•Impacts multiply reworked the dark material subsurface layers and produced the inhomogeneous complex mixing with the regolith.
•Dark material deposits are closely associated with the impact structure of the Veneneia basin indicating an exogenic origin.

Zitat
Abstract

Deposits of dark material appear on Vesta’s surface as features of relatively low-albedo in the visible wavelength range of Dawn’s camera and spectrometer. Mixed with the regolith and partially excavated by younger impacts, the material is exposed as individual layered outcrops in crater walls or ejecta patches, having been uncovered and broken up by the impact. Dark fans on crater walls and dark deposits on crater floors are the result of gravity-driven mass wasting triggered by steep slopes and impact seismicity. The fact that dark material is mixed with impact ejecta indicates that it has been processed together with the ejected material. Some small craters display continuous dark ejecta similar to lunar dark-halo impact craters, indicating that the impact excavated the material from beneath a higher-albedo surface. The asymmetric distribution of dark material in impact craters and ejecta suggests non-continuous distribution in the local subsurface. Some positive-relief dark edifices appear to be impact-sculpted hills with dark material distributed over the hill slopes. Dark features inside and outside of craters are in some places arranged as linear outcrops along scarps or as dark streaks perpendicular to the local topography. The spectral characteristics of the dark material resemble that of Vesta’s regolith. Dark material is distributed unevenly across Vesta’s surface with clusters of all types of dark material exposures. On a local scale, some craters expose or are associated with dark material, while others in the immediate vicinity do not show evidence for dark material. While the variety of surface exposures of dark material and their different geological correlations with surface features, as well as their uneven distribution, indicate a globally inhomogeneous distribution in the subsurface, the dark material seems to be correlated with the rim and ejecta of the older Veneneia south polar basin structure. The origin of the dark material is still being debated, however, the geological analysis suggests that it is exogenic, from carbon-rich low-velocity impactors, rather than endogenic, from freshly exposed mafic material or melt, exposed or created by impacts.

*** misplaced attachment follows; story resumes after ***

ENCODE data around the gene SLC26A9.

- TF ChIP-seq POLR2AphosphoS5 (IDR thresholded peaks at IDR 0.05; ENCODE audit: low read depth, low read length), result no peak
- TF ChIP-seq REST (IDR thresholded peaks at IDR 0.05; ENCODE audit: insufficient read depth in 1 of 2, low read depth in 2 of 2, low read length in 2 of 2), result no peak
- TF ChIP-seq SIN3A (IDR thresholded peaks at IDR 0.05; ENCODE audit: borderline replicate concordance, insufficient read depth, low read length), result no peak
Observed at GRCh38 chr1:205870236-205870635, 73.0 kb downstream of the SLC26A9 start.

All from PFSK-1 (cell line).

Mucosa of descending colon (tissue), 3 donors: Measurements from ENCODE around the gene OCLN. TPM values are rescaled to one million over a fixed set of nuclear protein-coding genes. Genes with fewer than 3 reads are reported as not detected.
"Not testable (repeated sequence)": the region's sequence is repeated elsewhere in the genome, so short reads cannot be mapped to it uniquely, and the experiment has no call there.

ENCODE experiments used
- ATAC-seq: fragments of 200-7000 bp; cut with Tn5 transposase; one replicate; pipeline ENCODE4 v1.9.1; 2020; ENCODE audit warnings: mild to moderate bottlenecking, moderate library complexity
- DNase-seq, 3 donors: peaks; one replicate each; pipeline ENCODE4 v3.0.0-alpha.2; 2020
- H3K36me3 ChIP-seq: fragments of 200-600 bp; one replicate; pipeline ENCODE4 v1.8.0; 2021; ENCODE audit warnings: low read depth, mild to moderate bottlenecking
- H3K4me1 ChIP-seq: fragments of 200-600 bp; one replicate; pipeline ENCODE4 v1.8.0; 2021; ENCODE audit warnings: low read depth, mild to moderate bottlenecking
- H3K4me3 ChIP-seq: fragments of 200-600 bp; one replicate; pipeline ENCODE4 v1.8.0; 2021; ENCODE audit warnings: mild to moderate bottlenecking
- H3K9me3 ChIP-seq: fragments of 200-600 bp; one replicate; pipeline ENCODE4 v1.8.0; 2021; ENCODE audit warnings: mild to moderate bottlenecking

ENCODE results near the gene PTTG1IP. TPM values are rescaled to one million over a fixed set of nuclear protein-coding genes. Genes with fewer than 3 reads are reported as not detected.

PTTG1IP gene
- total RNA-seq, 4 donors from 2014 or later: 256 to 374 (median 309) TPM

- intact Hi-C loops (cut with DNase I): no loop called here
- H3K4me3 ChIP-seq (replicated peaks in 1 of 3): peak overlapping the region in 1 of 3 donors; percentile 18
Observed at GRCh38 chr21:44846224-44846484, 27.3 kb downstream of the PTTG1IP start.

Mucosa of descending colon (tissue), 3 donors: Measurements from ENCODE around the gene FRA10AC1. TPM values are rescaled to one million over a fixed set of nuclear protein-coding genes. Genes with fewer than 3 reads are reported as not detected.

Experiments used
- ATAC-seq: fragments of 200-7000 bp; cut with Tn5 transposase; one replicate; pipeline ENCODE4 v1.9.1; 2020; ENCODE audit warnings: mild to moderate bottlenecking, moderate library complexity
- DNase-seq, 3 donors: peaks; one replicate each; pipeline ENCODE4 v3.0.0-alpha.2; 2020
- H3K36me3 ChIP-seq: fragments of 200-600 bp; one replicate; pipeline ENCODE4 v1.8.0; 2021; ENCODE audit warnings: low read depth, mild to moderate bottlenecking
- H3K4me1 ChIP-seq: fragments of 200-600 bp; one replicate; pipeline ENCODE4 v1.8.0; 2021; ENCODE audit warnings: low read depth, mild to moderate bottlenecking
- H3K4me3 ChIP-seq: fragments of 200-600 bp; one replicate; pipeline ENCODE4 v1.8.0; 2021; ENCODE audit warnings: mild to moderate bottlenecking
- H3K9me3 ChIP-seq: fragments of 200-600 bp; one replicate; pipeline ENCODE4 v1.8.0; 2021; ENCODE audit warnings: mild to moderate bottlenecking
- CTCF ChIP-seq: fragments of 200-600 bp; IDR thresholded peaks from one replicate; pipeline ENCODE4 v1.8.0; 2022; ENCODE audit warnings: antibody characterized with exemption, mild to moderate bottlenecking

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Re: HED Meteorite und Vesta
« Antwort #4 am: November 04, 2014, 15:05:31 Nachmittag »
Neues zum Thema:

Mineralogy of V-type asteroids as a constraining tool of their past history

S.F.A. Batista, T.M. Seixas, M.A. Salgueiro da Silva, R.M.G. de Albuquerque

Planetary and Space Science
DOI: 10.1016/j.pss.2014.10.012
available online 4 November 2014

LINK

Zitat
Our results strength the relationship between HED meteorites and V-type asteroids, as also suggested by the results from the Dawn mission (15, 16, 30 and 31). The latter is contradicting the results from Schiller et al. (2011) and Wasson (2013), which questioned this linkage. We also report the best meteoritic kind for the studied V-type asteroids, by comparing their spectra and mineralogies. We also report the pyroxenes mineralogical distributions of the HED meteorites, inferred through the Hapke radiative transfer model, which can be suitable for comparison with future mineralogical studies of these objects.